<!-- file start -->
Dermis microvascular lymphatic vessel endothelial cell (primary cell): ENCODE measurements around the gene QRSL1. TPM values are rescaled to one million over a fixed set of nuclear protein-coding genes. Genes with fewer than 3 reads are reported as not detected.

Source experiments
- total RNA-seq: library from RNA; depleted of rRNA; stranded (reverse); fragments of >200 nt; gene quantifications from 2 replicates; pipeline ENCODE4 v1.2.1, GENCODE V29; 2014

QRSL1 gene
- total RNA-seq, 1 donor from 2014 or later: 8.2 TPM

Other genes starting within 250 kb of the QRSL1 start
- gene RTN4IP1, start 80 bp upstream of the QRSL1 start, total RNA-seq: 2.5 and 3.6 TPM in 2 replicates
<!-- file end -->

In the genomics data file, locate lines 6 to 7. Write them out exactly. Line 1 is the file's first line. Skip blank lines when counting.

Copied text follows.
Other genes starting within 250 kb of the QRSL1 start
- gene RTN4IP1, start 80 bp upstream of the QRSL1 start, total RNA-seq: 2.5 and 3.6 TPM in 2 replicates